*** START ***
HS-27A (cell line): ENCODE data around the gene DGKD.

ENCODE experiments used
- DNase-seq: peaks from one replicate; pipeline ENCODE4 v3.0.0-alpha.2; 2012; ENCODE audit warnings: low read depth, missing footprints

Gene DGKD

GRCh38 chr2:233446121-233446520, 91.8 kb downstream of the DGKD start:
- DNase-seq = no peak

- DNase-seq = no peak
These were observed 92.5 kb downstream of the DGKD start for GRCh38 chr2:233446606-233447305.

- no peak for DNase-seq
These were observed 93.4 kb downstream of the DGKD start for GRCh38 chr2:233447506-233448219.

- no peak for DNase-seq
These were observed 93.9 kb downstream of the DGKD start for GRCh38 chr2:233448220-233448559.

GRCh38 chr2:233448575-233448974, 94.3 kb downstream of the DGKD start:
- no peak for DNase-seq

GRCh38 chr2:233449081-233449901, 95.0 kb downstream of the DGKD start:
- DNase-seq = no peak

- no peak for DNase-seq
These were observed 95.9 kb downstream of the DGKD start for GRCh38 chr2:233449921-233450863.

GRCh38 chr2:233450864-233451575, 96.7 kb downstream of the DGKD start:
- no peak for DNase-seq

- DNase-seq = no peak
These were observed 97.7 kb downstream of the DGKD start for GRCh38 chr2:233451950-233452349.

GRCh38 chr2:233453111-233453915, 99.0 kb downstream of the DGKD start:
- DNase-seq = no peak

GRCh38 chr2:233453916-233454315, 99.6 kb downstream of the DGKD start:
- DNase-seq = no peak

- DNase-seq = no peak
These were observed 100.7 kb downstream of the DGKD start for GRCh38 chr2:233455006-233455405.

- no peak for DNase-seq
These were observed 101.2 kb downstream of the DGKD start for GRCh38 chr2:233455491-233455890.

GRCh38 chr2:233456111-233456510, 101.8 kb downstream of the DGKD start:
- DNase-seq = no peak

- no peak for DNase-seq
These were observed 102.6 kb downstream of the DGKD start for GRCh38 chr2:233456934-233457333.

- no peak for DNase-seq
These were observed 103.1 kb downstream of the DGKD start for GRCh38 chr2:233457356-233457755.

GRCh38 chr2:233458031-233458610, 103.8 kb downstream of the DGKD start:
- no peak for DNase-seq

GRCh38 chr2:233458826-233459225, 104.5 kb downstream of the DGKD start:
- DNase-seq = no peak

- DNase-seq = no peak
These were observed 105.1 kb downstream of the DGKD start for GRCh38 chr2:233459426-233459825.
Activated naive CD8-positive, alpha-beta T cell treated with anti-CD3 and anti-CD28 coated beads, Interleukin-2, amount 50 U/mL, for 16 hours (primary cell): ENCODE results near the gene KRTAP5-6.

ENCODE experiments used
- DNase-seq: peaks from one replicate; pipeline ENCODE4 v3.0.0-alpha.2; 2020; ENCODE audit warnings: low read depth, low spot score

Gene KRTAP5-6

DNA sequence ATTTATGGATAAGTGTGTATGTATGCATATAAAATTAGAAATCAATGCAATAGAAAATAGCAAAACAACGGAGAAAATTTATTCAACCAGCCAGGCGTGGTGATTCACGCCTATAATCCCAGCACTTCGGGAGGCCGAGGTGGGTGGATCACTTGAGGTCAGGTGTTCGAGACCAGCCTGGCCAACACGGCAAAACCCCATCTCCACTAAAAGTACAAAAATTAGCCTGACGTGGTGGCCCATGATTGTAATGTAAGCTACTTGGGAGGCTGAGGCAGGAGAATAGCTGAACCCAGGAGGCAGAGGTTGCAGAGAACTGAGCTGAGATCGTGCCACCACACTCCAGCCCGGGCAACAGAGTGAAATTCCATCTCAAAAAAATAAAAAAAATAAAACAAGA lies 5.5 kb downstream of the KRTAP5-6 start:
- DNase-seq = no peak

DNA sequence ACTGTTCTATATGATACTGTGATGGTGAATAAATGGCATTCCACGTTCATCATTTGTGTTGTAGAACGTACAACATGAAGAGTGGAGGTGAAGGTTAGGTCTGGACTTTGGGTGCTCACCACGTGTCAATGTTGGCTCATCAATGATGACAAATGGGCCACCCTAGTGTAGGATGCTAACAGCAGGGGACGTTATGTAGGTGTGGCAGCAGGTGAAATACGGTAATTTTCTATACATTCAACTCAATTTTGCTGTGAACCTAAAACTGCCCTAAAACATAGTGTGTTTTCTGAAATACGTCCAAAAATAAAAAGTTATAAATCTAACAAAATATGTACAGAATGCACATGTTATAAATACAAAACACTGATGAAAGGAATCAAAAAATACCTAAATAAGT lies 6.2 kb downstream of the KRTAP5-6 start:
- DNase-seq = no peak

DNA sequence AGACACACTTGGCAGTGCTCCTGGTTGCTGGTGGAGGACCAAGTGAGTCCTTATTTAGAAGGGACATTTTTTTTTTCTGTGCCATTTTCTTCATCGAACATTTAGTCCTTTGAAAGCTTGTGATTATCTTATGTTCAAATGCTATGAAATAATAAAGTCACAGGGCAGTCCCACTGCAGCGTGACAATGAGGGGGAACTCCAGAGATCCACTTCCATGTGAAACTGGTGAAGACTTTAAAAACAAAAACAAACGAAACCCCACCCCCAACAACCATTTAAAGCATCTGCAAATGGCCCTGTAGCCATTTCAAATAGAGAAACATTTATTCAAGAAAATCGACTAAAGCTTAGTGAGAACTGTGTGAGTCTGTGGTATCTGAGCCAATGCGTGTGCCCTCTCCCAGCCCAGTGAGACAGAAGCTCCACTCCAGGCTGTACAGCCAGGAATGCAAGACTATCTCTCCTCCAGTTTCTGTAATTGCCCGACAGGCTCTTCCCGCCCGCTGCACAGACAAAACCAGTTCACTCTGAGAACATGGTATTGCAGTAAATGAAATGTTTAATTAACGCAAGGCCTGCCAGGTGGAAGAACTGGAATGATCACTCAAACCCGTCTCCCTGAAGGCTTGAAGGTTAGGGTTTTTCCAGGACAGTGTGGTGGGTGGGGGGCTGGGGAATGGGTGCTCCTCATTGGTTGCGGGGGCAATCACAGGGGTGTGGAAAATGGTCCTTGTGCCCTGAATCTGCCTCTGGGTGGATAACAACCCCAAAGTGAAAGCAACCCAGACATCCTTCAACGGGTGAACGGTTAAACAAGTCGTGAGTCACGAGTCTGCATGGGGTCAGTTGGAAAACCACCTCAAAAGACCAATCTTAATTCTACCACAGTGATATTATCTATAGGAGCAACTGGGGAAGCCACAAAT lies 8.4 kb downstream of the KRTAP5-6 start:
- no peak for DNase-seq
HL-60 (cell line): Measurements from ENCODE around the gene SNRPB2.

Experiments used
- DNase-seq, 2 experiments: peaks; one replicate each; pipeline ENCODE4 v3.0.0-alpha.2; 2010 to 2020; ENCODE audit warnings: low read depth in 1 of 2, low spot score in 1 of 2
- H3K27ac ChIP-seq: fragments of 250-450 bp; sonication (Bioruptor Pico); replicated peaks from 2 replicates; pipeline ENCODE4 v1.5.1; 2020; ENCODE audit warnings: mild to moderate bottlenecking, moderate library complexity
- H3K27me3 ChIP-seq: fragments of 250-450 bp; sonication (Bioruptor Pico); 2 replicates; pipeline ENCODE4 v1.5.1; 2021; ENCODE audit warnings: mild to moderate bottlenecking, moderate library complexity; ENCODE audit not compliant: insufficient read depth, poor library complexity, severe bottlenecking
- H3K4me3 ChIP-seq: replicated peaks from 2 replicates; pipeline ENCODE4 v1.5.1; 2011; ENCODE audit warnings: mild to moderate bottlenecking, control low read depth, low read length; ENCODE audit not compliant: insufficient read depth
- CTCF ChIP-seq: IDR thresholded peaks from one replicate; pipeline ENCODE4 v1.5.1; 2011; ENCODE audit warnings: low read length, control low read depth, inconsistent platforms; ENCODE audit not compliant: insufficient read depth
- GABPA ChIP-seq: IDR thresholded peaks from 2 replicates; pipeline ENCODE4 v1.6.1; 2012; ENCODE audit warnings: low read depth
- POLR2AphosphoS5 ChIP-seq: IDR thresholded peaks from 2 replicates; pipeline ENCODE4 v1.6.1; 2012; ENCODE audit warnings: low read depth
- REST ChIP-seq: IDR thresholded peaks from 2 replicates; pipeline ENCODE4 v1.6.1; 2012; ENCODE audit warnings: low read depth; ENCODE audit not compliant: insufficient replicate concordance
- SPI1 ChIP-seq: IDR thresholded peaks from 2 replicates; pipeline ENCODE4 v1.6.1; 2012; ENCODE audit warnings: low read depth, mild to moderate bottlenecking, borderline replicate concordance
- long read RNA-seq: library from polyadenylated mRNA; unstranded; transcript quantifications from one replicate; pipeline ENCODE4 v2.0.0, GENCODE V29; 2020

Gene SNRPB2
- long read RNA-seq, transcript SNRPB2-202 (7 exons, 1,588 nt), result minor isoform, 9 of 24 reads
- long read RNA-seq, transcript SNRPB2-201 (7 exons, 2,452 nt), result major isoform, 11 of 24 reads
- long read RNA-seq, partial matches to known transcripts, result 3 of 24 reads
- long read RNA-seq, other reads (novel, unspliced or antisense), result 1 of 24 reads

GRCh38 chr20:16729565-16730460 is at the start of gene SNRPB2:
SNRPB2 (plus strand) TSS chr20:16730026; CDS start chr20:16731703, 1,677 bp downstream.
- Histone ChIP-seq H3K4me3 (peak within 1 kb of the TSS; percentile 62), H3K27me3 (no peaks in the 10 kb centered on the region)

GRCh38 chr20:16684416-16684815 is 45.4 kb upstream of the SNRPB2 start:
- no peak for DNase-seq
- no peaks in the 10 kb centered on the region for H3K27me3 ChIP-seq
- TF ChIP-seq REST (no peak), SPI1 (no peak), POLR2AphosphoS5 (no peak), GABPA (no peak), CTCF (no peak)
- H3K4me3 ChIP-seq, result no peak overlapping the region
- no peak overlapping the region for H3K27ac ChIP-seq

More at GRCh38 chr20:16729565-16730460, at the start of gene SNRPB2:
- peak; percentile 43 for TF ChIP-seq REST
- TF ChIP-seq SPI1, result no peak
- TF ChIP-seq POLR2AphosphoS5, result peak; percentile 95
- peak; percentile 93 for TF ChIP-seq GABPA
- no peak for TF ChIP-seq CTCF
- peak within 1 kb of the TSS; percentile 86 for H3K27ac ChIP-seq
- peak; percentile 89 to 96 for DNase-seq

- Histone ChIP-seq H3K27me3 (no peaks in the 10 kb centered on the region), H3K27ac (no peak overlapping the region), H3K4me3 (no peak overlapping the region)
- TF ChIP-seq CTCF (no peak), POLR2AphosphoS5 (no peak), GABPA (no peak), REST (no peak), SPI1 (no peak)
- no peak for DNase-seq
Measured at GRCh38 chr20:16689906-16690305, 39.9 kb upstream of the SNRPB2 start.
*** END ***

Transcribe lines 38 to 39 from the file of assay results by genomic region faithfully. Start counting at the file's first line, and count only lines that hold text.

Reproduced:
- no peak for DNase-seq

GRCh38 chr2:233458826-233459225, 104.5 kb downstream of the DGKD start: